So, they are expressing reasonably high confidence that restricting ourselves to “limited” bio-energy will make things much more expensive.

However their definition of “limited” bio-energy is rather absurd, hence my suggestion that they need a kick up the arse.

What is limited? 100 EJ of “modern” bio-energy per year. For context we consume around 450 EJ of fossil fuels each year. So “limited” bio-energy means that we will get the equivalent of 20% of current global primary energy consumption from “modern” bio-energy.

This is not “limited” in any sense, and it is easy to see why.

100 EJ per year corresponds to an average power of around 3.2 TW, that is 3.2 trillion watts. How much land would we need for this to come from bio-energy? Well, a lot.

Typical bio-energy plantations provide a power density of less than 0.5 watts per square metre, and this is after significant fossil fuel inputs through nitrogen based fertilizers etc.

So to get 3.2 TW from bio-energy we will need something like 6 million square kilometres of land to be converted to bio-energy plantation. This is roughly two times larger than India. Of course with a bit of genetic engineering and good luck perhaps we could shove this down to 3 million square kilometres. But a land mass the size of India is not “limited” by any definition.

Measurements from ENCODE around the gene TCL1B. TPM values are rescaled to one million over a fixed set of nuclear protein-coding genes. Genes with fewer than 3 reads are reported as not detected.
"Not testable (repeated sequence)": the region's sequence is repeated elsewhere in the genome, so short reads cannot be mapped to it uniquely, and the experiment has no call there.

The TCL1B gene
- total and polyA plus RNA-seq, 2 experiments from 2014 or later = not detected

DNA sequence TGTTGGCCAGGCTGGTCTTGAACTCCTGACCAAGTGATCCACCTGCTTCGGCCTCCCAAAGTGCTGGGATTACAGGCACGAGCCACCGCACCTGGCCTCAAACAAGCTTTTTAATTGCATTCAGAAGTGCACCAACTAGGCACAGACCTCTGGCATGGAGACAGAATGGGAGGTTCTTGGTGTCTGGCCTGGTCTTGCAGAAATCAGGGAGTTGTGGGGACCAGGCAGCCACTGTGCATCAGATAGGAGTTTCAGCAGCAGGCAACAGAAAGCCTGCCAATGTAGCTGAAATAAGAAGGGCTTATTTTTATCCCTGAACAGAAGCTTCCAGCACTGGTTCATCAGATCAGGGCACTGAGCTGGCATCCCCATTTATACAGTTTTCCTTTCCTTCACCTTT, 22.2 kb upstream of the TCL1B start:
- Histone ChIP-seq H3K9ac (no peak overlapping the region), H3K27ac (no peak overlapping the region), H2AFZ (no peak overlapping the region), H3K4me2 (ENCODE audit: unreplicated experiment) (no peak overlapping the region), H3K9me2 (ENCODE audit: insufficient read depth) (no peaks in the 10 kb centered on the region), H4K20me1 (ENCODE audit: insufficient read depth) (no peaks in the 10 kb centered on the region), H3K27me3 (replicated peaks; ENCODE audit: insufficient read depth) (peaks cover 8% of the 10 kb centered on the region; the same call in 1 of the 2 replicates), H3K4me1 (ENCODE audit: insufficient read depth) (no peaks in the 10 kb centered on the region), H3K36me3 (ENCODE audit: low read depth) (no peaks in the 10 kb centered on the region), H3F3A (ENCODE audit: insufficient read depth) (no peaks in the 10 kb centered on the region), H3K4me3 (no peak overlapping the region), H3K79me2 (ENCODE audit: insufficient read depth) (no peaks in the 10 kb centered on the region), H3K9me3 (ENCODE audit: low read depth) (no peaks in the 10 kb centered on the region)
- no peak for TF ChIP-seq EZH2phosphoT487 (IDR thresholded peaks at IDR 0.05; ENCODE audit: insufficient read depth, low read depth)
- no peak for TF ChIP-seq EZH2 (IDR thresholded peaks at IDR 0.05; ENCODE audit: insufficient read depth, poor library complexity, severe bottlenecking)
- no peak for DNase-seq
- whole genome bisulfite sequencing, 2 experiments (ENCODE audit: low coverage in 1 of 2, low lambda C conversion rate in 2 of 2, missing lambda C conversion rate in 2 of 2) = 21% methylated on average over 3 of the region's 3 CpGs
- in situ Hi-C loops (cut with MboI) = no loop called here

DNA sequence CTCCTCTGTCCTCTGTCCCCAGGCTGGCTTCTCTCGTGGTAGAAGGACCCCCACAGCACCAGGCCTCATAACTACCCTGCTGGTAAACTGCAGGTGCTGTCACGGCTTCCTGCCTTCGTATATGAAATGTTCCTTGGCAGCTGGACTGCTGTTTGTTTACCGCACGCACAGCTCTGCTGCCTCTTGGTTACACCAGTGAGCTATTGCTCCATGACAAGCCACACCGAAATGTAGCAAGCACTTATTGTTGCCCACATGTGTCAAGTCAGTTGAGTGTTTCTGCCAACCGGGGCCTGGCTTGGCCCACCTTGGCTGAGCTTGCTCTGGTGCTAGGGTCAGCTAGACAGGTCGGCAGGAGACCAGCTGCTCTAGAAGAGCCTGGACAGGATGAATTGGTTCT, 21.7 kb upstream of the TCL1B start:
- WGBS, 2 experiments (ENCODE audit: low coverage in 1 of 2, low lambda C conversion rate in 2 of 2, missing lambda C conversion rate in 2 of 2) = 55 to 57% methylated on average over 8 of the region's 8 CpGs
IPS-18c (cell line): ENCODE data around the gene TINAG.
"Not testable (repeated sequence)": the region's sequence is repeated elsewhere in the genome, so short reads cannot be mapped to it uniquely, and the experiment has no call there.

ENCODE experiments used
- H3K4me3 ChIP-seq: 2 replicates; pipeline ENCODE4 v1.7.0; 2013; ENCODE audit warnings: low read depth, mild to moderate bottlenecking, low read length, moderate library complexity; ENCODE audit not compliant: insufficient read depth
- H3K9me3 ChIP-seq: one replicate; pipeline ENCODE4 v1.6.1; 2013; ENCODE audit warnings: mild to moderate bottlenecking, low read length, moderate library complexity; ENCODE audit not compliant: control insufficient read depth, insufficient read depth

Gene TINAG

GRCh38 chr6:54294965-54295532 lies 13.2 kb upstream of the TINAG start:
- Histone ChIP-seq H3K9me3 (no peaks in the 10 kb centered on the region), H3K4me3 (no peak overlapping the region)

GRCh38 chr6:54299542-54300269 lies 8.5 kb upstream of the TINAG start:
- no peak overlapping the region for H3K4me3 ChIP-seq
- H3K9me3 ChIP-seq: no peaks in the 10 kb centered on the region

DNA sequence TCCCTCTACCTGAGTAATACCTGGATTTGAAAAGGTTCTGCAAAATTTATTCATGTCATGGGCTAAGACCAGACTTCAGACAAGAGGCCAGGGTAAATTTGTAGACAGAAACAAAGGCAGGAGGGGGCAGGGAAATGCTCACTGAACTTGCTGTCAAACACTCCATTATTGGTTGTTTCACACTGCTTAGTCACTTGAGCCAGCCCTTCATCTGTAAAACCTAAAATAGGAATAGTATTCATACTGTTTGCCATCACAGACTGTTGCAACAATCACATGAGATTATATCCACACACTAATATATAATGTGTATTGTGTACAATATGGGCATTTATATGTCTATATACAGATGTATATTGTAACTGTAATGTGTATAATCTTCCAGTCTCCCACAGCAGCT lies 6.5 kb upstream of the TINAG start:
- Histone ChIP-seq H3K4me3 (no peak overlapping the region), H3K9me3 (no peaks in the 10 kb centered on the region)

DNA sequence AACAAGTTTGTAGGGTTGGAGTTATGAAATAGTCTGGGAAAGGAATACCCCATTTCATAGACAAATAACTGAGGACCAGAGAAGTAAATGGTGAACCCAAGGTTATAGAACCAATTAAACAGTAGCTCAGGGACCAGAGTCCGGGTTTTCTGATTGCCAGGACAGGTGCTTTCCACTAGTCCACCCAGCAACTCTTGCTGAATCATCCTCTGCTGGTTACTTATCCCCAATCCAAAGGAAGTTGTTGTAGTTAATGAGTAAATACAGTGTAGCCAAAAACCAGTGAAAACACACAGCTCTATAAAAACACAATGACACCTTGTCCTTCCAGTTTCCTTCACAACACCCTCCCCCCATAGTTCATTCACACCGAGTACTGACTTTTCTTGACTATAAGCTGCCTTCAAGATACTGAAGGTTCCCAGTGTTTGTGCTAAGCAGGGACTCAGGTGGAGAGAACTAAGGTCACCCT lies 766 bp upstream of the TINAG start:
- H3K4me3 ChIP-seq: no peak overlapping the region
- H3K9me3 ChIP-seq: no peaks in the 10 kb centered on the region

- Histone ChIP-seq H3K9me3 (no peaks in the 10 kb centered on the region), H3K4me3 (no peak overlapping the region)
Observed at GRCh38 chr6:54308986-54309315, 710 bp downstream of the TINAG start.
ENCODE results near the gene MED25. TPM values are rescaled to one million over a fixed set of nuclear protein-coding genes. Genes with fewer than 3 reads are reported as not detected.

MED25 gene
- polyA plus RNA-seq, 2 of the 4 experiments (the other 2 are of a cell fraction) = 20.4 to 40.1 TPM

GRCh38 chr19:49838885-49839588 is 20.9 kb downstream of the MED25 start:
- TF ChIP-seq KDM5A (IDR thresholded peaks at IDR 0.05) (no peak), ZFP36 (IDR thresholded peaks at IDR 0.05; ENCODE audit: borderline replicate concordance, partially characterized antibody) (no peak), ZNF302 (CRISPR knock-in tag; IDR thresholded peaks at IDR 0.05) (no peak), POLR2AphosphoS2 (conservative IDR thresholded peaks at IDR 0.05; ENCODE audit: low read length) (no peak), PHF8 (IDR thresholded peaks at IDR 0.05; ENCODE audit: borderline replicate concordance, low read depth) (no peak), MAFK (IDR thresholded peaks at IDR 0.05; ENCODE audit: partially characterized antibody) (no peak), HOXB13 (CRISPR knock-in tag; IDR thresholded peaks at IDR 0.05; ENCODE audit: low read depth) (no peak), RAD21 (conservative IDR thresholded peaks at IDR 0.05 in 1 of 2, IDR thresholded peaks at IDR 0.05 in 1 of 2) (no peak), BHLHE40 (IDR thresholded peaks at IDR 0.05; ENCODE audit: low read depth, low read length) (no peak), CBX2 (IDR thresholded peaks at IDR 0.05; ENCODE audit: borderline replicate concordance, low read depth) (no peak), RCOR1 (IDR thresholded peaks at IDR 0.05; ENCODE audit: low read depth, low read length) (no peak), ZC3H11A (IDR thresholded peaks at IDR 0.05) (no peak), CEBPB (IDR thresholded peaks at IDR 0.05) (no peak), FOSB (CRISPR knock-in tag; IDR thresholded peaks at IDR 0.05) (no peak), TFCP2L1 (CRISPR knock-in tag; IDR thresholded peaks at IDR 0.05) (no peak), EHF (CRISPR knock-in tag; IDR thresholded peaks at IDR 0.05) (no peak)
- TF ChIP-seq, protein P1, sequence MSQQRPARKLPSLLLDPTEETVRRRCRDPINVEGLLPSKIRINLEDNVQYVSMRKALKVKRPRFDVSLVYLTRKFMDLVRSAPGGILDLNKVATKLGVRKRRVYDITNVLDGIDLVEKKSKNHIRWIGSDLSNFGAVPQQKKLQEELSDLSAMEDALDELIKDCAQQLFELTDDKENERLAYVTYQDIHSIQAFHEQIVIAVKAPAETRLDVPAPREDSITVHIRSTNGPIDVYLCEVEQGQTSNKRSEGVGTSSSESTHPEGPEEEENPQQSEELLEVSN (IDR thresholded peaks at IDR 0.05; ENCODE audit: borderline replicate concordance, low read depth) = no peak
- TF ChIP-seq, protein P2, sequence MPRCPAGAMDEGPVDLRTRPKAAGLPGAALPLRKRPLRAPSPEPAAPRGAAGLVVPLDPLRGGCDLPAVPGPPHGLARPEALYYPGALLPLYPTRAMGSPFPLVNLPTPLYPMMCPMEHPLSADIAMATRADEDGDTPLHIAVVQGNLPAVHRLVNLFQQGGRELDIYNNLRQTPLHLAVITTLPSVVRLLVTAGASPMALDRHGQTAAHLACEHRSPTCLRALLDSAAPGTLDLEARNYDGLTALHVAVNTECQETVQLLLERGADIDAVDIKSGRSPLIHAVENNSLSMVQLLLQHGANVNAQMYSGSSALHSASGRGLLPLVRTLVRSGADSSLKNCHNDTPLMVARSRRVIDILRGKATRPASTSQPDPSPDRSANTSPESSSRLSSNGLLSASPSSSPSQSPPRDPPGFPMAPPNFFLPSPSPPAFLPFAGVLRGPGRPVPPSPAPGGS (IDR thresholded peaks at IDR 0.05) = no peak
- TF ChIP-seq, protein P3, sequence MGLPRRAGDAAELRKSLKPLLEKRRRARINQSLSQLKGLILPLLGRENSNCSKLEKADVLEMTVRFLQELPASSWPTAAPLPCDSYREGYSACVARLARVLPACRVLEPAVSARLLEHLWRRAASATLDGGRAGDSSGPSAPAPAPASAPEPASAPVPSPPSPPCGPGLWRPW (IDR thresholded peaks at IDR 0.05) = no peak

According to the FAO total global arable land is 14 million square kilometres, just over two times bigger than the land we might need to get “limited” amounts of energy from bio-energy. It already appears to be the case that existing biofuels have put vast pressures on land use, and are resulting in significant increases in food prices. Just imagine what a few million square kilometres of arable land being converted over to biofuel plantation might do.

Of course some of this bio-energy could come from forest plantations. The IPCC maybe have bio-coke in mind, so that we can continue making over a billion tonnes of primary steel each year without needing over half a billion tonnes of coal.